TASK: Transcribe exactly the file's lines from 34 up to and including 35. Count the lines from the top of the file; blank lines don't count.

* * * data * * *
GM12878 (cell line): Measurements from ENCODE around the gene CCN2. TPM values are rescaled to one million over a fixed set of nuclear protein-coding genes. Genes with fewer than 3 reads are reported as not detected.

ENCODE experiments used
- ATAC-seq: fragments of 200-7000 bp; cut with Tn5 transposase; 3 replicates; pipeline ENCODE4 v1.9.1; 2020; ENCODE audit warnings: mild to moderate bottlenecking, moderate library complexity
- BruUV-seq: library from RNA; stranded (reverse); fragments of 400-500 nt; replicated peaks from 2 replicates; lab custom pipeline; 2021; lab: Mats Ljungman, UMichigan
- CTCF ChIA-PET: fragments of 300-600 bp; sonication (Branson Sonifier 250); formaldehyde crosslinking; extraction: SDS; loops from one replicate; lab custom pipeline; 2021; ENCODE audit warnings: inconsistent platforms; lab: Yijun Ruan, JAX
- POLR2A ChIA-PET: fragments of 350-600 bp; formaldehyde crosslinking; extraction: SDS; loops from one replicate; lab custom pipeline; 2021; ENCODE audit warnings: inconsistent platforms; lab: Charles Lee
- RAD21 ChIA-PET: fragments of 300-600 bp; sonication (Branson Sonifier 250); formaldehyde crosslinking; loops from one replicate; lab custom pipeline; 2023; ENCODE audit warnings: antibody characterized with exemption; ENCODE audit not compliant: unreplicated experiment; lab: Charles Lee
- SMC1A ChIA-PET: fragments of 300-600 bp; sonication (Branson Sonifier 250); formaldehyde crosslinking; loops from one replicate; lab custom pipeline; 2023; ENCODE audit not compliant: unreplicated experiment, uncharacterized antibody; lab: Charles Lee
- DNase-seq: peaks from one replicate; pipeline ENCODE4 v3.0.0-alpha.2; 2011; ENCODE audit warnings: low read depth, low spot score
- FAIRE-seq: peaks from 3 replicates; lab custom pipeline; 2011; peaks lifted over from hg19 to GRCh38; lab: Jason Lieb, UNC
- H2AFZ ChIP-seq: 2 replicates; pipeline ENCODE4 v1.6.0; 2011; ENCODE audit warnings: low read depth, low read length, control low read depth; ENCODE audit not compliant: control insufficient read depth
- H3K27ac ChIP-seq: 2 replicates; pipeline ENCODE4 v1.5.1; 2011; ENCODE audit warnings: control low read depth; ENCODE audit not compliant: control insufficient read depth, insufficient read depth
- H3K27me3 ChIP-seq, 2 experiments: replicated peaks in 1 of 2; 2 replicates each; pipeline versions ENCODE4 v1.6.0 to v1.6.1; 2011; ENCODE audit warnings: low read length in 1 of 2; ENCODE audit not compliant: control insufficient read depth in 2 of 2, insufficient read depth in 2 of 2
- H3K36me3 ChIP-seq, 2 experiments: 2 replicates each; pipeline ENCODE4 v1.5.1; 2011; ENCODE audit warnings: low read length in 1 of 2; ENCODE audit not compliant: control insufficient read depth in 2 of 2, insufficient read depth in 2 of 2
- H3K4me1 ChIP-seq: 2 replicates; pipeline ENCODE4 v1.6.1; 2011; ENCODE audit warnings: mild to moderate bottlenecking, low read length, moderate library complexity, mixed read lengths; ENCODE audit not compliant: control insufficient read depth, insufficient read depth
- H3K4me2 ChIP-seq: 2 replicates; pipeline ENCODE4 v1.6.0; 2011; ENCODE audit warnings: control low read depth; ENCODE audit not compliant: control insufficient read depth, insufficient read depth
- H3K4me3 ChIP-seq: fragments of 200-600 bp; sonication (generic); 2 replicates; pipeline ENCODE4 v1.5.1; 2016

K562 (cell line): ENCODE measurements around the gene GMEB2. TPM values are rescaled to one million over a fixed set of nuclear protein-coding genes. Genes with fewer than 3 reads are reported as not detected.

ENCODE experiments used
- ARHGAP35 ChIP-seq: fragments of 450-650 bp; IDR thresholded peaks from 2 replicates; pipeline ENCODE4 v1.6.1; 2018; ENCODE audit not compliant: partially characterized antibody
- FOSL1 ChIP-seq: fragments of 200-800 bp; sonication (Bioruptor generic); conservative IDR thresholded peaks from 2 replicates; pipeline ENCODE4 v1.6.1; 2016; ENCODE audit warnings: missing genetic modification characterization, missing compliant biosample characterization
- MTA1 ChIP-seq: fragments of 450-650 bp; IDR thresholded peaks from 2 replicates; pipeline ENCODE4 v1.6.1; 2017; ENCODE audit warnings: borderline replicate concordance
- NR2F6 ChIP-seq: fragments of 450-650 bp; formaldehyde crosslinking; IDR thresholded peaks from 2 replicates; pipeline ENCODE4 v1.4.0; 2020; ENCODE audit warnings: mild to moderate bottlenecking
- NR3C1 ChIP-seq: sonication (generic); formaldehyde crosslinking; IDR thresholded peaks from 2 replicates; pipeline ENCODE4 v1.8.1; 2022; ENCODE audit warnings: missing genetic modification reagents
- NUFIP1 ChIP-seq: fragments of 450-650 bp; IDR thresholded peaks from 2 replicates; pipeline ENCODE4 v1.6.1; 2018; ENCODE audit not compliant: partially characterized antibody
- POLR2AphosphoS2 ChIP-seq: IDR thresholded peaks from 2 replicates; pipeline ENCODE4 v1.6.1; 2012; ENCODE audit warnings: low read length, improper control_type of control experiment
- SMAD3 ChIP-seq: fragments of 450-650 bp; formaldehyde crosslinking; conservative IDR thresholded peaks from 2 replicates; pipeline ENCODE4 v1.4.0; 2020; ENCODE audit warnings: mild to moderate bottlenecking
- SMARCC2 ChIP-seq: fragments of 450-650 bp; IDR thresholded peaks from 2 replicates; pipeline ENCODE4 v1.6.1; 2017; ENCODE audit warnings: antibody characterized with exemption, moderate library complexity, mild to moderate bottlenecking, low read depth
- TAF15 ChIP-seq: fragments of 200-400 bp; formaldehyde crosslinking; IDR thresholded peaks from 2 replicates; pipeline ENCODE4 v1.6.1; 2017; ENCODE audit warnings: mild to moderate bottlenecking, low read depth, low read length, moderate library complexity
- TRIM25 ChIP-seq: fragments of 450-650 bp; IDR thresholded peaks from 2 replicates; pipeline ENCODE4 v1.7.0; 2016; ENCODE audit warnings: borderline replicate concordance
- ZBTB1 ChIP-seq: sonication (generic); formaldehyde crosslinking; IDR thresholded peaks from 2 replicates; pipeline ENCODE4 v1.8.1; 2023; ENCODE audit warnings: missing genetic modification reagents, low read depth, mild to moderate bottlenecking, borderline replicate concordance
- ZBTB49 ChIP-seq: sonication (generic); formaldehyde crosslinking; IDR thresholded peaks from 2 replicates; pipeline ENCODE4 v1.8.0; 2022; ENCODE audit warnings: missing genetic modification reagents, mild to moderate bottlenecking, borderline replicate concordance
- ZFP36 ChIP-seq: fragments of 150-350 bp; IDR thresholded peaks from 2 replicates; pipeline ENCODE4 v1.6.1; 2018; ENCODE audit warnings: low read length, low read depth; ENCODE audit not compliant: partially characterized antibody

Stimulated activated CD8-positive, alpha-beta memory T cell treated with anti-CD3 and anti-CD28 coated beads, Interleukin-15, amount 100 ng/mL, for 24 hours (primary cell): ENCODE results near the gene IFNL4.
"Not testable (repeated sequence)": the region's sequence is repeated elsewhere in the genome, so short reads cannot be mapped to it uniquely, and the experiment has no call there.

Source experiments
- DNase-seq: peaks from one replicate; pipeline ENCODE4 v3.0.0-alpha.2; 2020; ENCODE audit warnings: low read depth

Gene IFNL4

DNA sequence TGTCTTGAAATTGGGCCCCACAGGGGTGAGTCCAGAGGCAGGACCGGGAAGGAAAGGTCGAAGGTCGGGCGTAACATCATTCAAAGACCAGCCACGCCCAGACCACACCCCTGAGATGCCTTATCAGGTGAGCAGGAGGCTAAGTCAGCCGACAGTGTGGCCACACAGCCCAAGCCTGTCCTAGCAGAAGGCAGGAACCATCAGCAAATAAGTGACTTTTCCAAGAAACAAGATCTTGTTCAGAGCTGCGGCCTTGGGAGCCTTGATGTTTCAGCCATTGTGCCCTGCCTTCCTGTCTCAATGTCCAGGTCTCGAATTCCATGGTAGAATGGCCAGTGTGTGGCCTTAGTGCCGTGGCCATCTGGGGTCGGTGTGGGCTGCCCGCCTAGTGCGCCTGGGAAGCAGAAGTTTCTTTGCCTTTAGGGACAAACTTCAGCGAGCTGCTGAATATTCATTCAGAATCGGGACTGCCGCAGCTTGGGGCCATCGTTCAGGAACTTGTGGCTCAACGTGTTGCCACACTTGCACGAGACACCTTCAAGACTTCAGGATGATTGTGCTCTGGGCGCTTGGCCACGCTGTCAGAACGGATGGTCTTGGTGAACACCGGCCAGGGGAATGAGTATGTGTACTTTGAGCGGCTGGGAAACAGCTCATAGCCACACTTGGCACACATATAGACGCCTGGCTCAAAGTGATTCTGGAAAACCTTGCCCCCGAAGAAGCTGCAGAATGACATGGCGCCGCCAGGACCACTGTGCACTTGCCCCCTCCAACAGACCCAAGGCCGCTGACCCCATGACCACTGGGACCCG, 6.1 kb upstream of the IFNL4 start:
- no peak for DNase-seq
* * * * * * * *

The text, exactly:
Stimulated activated CD8-positive, alpha-beta memory T cell treated with anti-CD3 and anti-CD28 coated beads, Interleukin-15, amount 100 ng/mL, for 24 hours (primary cell): ENCODE results near the gene IFNL4.
"Not testable (repeated sequence)": the region's sequence is repeated elsewhere in the genome, so short reads cannot be mapped to it uniquely, and the experiment has no call there.